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Parkland survivor Delaney Tarr on why they march: "Because we have to. We're afraid for our lives."

Delaney Tarr, Parkland shooting survivor, tells Salon why gun activism is now a necessary part of her life


Rachel Leah
February 14, 2019 3:00PM (UTC)

When Parkland shooting survivor Delaney Tarr stopped by “Salon Talks” last fall to talk about "Glimmer of Hope: How Tragedy Sparked a Movement," an essay collection she and her peers wrote, she didn't want to dwell on details of the shooting at Marjory Stoneman Douglas High School one year ago that changed her life. She didn't come to talk about grief — Tarr and her peers have done hundreds of interviews that dwell on that. She came to talk about action and, she hopes, to inspire it.

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As a survivor of one of the deadliest school shootings in U.S. history, Tarr is uniquely equipped to shake up Washington's gun control debate. In our conversation, she called out out the NRA for its stranglehold on electoral politics -- which may finally be giving way, Kanye West's deeply misinformed Oval Office rant, and America's tendency to dismiss teen outrage as an angsty phase. 

Tarr and her peers were thrust into activism, and seem to be more than up for the task. She emphasizes that the March for Our Lives, the MeToo movement and Black Lives Matter were all born out of necessity. "It's not us wanting to do something. It's us having to do something," she told me.

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Read our conversation below, or watch it here. 

Tell me about the new book you’re a part of “Glimmer of Hope.” How did it come together?

I think something that's really interesting about this book is that it's kind of the behind the scenes of the March For Our Lives because people see what what's in the news, people see what happened on the stage that day at the march, but they don't know everything that went into creating it and to making it happen.

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And it's a perspective that really just humanizes us and makes people remember that we're a group of teenagers that are doing this crazy huge thing. But we are a group of teenagers first and foremost.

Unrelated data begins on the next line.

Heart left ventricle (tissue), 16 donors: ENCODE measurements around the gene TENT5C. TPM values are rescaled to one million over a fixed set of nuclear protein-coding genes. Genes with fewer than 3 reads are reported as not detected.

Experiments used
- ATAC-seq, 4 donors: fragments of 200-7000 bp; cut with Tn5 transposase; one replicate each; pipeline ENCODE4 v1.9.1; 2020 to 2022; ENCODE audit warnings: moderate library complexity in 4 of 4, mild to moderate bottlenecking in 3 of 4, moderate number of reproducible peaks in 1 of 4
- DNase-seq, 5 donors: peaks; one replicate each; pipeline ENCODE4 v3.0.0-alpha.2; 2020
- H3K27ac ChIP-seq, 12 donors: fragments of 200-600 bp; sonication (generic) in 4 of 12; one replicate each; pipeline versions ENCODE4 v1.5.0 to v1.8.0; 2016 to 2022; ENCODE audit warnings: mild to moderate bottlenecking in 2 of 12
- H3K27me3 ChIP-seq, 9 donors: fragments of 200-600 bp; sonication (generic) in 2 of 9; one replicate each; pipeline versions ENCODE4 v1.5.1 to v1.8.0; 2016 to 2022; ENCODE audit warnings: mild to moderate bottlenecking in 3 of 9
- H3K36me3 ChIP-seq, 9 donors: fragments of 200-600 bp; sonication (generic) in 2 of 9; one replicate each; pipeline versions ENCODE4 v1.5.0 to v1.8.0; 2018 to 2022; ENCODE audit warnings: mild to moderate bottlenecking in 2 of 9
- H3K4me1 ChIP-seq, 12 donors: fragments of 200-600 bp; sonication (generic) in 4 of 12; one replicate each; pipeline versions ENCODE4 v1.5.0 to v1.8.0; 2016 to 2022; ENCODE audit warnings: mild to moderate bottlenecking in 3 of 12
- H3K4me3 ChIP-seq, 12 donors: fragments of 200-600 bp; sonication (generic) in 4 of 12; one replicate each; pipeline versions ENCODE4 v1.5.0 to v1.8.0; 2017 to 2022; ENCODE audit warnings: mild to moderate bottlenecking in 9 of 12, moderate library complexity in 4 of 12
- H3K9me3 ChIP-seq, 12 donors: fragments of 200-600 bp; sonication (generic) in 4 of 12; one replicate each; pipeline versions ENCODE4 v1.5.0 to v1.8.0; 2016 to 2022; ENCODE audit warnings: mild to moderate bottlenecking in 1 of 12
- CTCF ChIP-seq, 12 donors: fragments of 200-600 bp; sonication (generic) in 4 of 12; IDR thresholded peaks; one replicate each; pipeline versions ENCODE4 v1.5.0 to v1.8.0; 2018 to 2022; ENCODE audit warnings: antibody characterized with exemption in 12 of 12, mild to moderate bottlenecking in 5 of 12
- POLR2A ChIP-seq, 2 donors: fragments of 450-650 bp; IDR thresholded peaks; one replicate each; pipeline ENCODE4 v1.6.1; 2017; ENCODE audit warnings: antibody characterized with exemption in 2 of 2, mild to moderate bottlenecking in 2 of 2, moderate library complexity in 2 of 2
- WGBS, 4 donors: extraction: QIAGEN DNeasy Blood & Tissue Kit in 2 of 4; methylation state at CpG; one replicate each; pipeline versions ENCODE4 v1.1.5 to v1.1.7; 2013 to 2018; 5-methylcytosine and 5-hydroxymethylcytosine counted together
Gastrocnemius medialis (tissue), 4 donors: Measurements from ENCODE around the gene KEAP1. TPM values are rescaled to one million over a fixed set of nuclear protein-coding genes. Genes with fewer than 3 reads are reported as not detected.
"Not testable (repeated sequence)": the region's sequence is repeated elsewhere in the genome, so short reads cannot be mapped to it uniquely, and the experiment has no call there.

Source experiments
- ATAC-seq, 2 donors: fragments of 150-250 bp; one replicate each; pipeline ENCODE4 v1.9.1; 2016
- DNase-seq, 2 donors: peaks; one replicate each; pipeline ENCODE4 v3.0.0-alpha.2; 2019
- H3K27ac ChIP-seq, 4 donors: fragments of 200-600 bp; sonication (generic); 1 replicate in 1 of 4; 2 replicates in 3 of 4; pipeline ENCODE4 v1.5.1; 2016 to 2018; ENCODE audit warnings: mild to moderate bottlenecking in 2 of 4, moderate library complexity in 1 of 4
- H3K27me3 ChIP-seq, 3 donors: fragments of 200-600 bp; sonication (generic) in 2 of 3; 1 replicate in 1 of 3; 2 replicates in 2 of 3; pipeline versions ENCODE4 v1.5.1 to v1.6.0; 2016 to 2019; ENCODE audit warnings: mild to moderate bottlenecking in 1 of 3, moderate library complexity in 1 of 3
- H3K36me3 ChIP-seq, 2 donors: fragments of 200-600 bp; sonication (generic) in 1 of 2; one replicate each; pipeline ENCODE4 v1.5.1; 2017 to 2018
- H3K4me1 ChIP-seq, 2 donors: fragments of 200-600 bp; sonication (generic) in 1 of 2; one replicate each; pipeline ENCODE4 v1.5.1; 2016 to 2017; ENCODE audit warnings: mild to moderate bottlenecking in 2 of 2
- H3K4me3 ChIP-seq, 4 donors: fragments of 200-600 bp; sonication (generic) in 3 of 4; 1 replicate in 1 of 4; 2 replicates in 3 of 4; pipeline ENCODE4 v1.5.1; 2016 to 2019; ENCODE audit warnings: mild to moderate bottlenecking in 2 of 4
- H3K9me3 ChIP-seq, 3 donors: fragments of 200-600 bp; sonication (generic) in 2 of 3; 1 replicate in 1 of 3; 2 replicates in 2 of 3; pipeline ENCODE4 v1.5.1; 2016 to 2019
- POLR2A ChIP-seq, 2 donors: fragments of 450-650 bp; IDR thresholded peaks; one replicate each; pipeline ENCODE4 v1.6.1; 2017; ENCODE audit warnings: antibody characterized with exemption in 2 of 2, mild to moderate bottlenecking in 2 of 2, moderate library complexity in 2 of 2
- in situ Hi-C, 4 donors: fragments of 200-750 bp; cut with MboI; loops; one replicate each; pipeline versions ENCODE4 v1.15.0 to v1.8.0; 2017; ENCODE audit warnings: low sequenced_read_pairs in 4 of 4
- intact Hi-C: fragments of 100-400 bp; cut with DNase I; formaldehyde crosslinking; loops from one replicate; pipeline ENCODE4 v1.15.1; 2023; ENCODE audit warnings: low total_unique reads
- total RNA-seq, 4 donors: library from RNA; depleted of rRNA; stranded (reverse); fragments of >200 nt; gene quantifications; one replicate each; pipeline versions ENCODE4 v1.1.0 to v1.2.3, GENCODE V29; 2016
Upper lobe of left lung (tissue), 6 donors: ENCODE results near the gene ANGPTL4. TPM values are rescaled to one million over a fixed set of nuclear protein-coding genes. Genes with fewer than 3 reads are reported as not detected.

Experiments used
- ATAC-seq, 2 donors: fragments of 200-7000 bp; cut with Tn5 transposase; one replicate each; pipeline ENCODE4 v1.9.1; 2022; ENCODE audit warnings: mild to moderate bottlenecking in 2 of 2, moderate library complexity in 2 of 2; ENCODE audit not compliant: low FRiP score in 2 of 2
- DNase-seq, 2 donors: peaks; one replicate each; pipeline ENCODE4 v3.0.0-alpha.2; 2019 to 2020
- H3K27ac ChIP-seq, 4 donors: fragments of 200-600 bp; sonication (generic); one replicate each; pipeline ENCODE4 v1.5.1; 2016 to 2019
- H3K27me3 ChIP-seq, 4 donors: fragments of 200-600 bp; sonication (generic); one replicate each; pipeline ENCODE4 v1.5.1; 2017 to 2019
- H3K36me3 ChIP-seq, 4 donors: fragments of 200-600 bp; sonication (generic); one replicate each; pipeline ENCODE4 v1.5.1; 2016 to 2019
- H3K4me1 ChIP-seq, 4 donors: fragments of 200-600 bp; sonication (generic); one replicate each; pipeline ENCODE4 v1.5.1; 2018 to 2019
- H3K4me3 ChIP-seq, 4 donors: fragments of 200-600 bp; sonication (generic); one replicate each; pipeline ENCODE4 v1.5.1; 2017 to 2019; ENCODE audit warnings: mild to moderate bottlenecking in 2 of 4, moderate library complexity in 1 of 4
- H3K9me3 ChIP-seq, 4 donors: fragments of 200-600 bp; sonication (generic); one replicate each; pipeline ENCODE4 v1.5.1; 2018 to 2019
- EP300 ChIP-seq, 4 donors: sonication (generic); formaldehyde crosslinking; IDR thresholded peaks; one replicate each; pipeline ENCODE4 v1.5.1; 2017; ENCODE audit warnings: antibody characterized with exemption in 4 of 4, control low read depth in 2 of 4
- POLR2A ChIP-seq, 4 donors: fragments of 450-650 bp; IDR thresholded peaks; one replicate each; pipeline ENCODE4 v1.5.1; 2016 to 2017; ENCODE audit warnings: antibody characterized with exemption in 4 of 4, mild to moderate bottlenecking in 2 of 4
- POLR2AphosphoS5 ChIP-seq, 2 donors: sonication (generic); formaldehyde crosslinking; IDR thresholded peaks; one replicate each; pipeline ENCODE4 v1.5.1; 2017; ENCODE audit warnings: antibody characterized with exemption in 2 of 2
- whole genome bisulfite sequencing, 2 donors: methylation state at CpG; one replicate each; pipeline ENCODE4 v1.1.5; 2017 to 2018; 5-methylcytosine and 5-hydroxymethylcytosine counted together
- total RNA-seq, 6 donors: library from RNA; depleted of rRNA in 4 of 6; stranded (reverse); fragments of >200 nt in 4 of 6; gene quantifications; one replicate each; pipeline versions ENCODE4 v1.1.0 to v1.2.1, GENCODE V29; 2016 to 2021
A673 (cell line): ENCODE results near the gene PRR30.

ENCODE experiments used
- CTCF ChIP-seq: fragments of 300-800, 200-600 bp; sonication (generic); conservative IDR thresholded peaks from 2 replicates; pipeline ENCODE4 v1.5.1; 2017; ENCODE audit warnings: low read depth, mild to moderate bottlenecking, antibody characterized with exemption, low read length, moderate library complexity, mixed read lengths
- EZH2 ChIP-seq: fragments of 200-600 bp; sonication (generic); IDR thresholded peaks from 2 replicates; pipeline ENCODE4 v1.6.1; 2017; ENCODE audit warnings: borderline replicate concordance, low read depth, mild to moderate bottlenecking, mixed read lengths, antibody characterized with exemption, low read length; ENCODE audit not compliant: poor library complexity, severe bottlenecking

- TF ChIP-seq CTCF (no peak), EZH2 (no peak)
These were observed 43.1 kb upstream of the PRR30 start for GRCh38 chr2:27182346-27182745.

You’re talking about the March For Our Lives, which happened in March 2018. How many people were there, a million?

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The numbers range anywhere from 800,000 to a million in DC, but we had over 800 sibling marches all across the world, so that's millions and millions of people all coming out for one cause.

As organizers, what were you trying to communicate, besides humanizing yourselves? What else is the purpose behind releasing this book of essays?

With this book, we wanted to ignite some sort of passion for in young people in particular because when they see this, when they see what we had to go through, the grief that we experienced so many of our different experiences and perspectives, I think that every single person can connect to this in a different way, and it will hopefully inspire them to do something with their activism, with their passion.

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I think it also, it's a good clarifier. It shows what we stand for, rather than what other people say we stand for. It's coming from our own mouths saying this is what we're about, not what other people are telling you now.

What did your life look like before the shooting and what does it look like now?

Before the shooting, I was in avid student journalist. I was in my student news, like my broadcast news, but I was also part of the student newspaper. My high school experience was largely covering things that were happening in school. It could be anything from stories about the vape epidemic at schools to just a football game. I spent four years with a camera in my hand sometimes in front, sometimes behind and that was my experience and it's kind of what got me to where I am today.

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After the shooting happened, it just propelled me to go out there and do interviews because it's what I was comfortable doing. It's what I knew. It was my way of coping and it soon became obviously so much more. But now, I mean it's strange being on the other side of the camera so much, but it's what needs to be done and it's what I feel good doing.

How did Marjory Stoneman Douglas High School and your experiences there change after the shooting?

I mean Douglas is a totally different place and I think that oftentimes people think that we only view Douglas in a negative light because of what happened there, but that's not true. It was our home. It still is a home for so many of us and that's not something that we're going to forget just because some horrible atrocity happened there.

It's so much more than just that one day and that's important to remember, even if it has shifted the way that we attended school. I mean we were terrified so much of the time afterwards.

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I graduated last year, so I'm not even in school this year and I know that they've had to deal with fire alarms, with pranks, with dealing with the administration and school system, and yeah, there's good and bad, but ultimately, it's still where we came from and that's important.

In your essay in this book, you talk about how your sense of community really shifted in the aftermath and how you and your classmates really bonded and became a family.